John Baxter Taylor Smith Process Book Fall 2012 Critics: Jane Kim, Babak Bryan, Thomas de Monchaux, Eduardo Rega
Columbia University GSAPP
Shape of Two Cities: New York/Paris Fall 2012 The New York/Paris program is a yearlong architecture program run by the Graduate School of Architecture, Planning and Preservation. The first semester takes place on the Columbia University campus in New York. The second half of the program is spent at Reid Hall, Columbiaâ€™s affiliate campus in Paris. The program is focused around the design studio, which in itself is focused on fashion and blending a physical New York site with a conceptual Paris site. Each project gradually increased in scale, moving from the body to a fashion atelier. Each studio group rotated through the four critics, with each group having two of the critics twice.
(far left) Elevation of device. (above) Prosthesis on site.
(left) Sightlines and movement through the site.
Site: Orchard St between Delancy and Broome, New York City Critic: Jane Kim
The analysis of the site focused on the relationship between oneâ€™s head movement and the direction travelled. A prosthetic device was created to align this relationship as one entity.
(right) Plan and elevation of constructed model. (bottom left, right) Effect of window screen on the display window.
(above) Relationship of feet and shoulders.
Site: Flatiron Building, Display Window Critic: Babak Bryan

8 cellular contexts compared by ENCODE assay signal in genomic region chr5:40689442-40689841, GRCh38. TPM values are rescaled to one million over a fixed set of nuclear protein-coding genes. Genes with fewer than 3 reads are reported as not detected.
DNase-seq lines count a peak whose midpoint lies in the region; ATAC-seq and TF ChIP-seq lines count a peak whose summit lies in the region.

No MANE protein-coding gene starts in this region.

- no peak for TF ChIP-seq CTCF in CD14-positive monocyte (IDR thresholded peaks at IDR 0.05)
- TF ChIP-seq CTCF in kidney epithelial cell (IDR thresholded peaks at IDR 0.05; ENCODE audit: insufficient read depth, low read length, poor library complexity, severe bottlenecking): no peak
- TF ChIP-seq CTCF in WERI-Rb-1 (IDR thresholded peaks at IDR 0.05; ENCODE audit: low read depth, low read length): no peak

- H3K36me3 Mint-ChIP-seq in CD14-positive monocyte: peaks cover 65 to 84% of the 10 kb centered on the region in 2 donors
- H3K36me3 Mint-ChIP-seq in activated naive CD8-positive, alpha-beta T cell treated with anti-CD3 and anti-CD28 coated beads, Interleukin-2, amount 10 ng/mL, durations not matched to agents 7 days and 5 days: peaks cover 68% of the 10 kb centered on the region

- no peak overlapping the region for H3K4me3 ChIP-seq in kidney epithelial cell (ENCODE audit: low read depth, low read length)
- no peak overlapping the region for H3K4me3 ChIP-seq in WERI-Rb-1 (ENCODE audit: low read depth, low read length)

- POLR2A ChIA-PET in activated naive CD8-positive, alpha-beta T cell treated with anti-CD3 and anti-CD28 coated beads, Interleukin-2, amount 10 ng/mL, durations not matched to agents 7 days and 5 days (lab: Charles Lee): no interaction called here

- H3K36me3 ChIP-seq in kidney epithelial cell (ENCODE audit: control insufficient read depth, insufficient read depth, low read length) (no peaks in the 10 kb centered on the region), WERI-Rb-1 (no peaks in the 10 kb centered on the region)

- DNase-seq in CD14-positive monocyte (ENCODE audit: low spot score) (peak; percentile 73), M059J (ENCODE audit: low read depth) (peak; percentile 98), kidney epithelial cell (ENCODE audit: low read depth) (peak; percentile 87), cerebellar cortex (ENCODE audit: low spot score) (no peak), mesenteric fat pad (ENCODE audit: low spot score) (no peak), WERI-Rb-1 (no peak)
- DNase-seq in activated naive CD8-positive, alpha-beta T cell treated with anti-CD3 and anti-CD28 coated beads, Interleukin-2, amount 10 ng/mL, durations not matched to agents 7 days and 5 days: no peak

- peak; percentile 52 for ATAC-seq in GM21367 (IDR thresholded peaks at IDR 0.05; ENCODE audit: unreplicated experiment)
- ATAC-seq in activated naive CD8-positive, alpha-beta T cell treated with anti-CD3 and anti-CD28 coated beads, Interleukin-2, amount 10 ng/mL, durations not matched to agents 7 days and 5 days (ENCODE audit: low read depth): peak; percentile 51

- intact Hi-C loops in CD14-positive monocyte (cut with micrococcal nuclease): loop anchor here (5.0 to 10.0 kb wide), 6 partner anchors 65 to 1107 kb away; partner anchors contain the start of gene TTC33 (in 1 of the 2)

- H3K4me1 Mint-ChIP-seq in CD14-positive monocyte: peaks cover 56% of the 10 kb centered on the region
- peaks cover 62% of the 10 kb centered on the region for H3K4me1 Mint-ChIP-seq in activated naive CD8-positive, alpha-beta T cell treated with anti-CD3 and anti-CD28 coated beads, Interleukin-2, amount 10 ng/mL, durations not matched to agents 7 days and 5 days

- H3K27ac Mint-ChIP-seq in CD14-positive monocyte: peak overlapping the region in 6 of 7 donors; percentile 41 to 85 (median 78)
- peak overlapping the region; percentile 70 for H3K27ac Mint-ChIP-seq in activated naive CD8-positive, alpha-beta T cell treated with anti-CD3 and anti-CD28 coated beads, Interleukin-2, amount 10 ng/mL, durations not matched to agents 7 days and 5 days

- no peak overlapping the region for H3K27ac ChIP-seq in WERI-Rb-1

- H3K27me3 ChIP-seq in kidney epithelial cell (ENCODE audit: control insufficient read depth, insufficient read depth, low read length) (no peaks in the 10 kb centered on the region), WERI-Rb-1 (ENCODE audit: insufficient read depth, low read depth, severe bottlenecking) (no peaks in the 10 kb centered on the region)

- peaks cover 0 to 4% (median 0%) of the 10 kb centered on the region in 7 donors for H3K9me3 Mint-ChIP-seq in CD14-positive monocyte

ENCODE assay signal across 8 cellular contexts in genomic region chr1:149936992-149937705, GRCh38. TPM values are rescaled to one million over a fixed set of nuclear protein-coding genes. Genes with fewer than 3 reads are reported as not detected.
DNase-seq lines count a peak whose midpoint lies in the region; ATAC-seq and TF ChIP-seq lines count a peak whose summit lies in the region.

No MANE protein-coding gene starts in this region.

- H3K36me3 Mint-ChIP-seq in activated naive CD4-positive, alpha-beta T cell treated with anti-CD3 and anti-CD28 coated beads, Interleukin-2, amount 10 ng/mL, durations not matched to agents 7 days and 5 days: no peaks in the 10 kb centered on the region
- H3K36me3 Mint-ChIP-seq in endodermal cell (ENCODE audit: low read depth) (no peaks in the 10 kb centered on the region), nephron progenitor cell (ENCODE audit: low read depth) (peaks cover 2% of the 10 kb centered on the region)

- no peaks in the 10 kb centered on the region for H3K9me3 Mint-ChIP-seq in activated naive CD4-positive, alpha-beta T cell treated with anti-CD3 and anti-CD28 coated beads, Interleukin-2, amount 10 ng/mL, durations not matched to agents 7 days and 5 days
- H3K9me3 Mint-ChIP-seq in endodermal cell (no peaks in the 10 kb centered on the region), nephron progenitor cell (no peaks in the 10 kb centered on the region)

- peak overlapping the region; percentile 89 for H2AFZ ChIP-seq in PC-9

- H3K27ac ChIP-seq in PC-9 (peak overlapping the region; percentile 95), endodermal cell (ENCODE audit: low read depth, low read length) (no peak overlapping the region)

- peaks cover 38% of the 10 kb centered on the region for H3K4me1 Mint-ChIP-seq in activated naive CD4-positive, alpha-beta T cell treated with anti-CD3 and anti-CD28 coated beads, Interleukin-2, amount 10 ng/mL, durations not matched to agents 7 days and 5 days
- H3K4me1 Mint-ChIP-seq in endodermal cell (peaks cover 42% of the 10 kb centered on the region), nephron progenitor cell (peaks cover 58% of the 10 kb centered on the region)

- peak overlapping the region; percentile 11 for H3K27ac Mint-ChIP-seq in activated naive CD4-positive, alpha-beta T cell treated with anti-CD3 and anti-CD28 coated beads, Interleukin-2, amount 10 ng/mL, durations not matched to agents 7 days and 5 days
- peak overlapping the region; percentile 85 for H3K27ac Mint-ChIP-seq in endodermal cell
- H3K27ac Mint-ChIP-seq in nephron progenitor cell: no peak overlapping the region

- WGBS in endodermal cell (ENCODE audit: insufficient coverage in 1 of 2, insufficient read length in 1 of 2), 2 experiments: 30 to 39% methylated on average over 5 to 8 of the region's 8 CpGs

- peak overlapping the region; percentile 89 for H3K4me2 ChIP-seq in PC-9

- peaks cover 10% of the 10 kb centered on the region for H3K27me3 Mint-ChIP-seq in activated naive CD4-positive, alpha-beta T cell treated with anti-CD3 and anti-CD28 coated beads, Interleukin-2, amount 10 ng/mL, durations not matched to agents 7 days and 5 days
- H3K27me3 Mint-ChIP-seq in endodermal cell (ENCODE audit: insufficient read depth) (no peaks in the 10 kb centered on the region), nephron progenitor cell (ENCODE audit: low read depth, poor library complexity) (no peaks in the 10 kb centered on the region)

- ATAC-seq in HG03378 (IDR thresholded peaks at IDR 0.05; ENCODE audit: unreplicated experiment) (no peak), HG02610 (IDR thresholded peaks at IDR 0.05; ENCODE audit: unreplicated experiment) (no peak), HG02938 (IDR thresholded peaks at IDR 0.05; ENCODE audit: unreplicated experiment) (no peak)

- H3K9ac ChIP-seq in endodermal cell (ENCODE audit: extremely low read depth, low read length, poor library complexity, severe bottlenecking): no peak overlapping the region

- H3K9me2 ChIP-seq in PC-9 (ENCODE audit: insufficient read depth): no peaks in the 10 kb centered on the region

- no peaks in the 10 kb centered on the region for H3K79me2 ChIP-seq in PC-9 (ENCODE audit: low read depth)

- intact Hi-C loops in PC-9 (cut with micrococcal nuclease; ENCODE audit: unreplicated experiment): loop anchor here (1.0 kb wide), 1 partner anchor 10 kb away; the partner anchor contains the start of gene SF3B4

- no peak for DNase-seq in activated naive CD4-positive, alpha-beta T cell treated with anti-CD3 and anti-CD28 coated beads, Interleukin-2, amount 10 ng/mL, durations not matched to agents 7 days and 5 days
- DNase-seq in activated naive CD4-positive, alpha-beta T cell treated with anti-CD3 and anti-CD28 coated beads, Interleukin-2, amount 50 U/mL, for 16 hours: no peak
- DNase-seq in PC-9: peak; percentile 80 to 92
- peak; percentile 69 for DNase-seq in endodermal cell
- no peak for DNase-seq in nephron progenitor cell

The panel’s ability to move independently of one another is directly related to the analysis of one’s feet in relation to one’s shoulders while moving through a site.
(above) Space invader. (above right) Using the structure. (right) Space suit.
Site: Fashion District Critic: Thomas de Monchaux
I became obsessed with the ideas of space invader and space suit, both derived from George Perecâ€™s Species of Spaces, which became the two focus points of this design for a changing room.
(above, left) Space invader and space suit woven into previous model.
(above) Plan and elevation. (above right) Using the bleachers. (right) Effect of the structure on the site.
(above) Speed and focus.
Site: Bryant Park and the Pompidou Center Critic: Eduardo Rega
Oneâ€™s path of movement is dictated by the end destination. Comparing the paths of someone looking for an acceptable spot to read and another person running back to work lead to the creation of bleachers that inhibit and enhance movement.
(left) Atelier open to the public. (above, left) Site plan. (above) Atelier during a fashion show.
(above) See and seen.
Site: Metropolitan Opera House, Lincoln Center Critic: Eduardo Rega
After studying a security guard while being studied by the same security guard I latched on to the idea of seeing and being seen. I created a fashion atelier that represented this idea inside the architecture and on the site.
(below) Elevations. (right) Plan.
(left) Impact of architecture on the Lincoln Center Opera House.
(above) Effect of the atelier in the Atrium. (right, above) Collapsing and enlarging space (right) Compressing and expanding views.
(left) Impact of existing structure on views and movement.
Site: Paris Opera House Critic: Jane Kim
Compressing and expanding views and collapsing and enlarging space was the focal point of the fashion atelier designed for the Paris Opera House Atrium.
(right) Axonometric representation of the atelier in the Atrium.
(left) Conceptual collage demonstrating effect of model on the Paris Opera House.
John Baxter Taylor Smith
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